'Our statement of purpose for education will inevitably involve knowledge and skills, it will also involve a range of values and competencies reflecting our growing cultural diversity, our environmental concerns, the need for equity, fairness and justice, inclusiveness and the desire to see our children grow into responsible, compassionate and contributing, global citizens.' 

In addressing "The Purpose of Education’ Minister Parata said that education is a 'powerful... social platform for excellence so that people can participate in the economy and grow in prosperity and cultural awareness. Minister Parata insisted the purpose of schools is to cause learning to happen and know that it did. 

She acknowledged that teaching was a complex and challenging job because it requires finding out how learning happens for each child. She spoke of the collapse of time and distance with the bright new digital world but quickly added that whether you are talking about the business of schools or of governments, the greatest influence comes from good quality leadership. 

Professor Hargreaves stated, "There are two discussion trends world-wide, progress and direction - how you are doing and where you are going. 

Professor Hargreaves’s purpose points to ponder were:                                                                      

  • Citizens cannot maintain both ignorance and freedom                                                                   
  • Education should be paid for, controlled and maintained by the public                                        
  • Education is provided in schools that embrace children from varying backgrounds                                        
  • Education should be non-sectarian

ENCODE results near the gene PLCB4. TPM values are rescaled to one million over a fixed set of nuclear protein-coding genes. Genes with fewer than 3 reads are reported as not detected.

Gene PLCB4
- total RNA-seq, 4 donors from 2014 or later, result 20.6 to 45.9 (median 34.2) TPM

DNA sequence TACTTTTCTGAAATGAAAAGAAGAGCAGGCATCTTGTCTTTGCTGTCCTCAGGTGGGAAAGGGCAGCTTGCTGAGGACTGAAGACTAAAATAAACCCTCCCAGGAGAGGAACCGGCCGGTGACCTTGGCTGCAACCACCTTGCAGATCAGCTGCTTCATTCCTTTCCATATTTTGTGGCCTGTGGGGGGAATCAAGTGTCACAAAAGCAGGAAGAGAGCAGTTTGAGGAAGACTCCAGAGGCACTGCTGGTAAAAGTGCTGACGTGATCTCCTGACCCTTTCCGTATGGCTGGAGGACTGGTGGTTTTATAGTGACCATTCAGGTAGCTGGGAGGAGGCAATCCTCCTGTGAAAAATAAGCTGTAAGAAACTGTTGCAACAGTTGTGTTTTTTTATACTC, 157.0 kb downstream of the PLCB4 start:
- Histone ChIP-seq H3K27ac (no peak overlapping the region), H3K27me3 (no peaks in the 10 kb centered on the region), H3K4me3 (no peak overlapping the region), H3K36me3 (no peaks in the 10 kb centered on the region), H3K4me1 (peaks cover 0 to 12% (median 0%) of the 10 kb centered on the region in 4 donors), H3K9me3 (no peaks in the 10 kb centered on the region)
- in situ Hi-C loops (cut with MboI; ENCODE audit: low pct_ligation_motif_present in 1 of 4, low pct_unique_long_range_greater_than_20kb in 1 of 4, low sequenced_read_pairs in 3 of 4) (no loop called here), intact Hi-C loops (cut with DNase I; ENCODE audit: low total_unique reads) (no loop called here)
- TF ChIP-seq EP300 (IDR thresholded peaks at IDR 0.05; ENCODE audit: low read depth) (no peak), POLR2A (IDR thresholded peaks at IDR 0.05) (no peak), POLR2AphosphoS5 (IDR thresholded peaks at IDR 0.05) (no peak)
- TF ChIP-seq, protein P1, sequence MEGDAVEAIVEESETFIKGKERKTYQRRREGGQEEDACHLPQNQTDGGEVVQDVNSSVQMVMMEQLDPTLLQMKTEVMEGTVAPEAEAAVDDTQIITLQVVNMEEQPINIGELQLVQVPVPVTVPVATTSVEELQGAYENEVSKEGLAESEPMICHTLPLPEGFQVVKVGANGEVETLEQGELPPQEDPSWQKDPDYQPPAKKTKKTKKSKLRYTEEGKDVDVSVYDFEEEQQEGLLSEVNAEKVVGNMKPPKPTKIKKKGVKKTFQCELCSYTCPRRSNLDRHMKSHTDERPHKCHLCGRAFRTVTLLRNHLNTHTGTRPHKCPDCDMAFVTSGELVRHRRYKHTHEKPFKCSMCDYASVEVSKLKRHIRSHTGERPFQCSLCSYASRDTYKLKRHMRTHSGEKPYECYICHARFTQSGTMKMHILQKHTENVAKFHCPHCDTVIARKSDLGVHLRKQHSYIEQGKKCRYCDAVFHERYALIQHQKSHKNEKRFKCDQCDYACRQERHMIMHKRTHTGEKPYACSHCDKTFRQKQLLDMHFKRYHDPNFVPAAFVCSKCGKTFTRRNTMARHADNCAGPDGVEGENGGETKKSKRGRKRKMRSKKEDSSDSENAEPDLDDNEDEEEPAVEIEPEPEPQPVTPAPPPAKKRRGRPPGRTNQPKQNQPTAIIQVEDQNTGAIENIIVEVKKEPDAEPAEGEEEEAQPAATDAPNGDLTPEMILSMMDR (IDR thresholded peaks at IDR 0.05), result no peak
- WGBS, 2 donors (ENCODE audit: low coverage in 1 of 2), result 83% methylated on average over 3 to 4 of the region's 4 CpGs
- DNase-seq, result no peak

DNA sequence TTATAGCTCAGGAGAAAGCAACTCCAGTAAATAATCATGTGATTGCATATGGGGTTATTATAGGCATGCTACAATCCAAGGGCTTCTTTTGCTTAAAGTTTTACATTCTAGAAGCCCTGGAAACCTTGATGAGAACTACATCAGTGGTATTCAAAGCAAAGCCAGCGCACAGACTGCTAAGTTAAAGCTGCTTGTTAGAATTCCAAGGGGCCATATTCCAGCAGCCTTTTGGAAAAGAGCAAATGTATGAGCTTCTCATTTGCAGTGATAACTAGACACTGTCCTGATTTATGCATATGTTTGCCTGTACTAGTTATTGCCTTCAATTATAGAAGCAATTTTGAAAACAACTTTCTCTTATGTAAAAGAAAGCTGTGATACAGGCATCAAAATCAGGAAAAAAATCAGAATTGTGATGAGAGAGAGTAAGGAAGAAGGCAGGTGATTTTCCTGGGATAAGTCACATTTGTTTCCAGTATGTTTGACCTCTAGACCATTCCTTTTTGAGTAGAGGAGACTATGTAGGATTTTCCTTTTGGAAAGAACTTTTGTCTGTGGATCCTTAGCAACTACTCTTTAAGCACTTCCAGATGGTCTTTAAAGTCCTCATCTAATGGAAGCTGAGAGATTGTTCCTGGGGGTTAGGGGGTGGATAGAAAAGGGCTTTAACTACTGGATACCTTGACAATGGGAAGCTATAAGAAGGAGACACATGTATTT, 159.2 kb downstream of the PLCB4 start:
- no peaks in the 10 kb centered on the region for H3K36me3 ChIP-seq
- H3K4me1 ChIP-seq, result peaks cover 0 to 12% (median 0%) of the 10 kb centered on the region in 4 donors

• Education should be taught using the tenets of a free society.                                                           
  • Education should be provided by well-trained, professional teachers  

Cheryl Doig is a Futurist. She was the first principal to win the Goodman Fielder Wattie School of the Year award while at Richmond School in Christchurch. I have worked with Cheryl many times over the years and she is inspiring, challenging and an educational visionary.                                                                                                                                       

In addressing the purpose of education, Dr Cheryl Doig who works as a 'Futures Consultant' said there are more questions than answers. Whilst we want to value the past, it must be acknowledged that we are heading in a very different place now and that place is driven by technology and globalisation, not by learning to read, write and get a job.                             

Education will be a life-long learning process, according to Cheryl Doig, and school is just a small part of that.         

The world is changing at such a rate that you cannot have a school or university curriculum that is not instantly changeable. Our current system is not broken, she said. It works quite adequately for what it was designed for. The thing is, we must call time on that era. As Sir Paul Callaghan once said, 'New Zealand must become a city of four million people, a country where talent wants to live.’                                                                                           

It was also important to note the changing nature of work with 47 per cent of jobs that exist right now being capable of automation. The kids of today, therefore, need multiple opportunities to prepare them for a successful future because many will be in jobs that don't exist yet whilst many jobs that exist today will have disappeared. 

Professor Andrew Hargreaves summarised at the end. He noted the ideas and sentiments which principals repeated many times, including that we want the statement of the purpose for education to be bold, specific, holistic, encapsulating diversity, clear, inspiring, courageous, inclusive, passionate, bicultural, apolitical, collaborative, global, sharing, demonstrating professional ownership and reflecting New Zealand Curriculum.         

Further sentiments also echoed by the speakers included dignity, identity, ubiquity, authority, inquiry and intervention.                                                                                                        

Professor Hargreaves noted that 'if you don't know who you are, you are not self-confident enough to succeed.’ 

I am confident our WHS children are developing a very strong and clear sense of who they are, why learning is important and rewarding, and how they can lead in their own lives, with others, and in their world. This is our purpose in education, and your support, encouragement, engagement and commitment is greatly appreciated as it makes all the difference.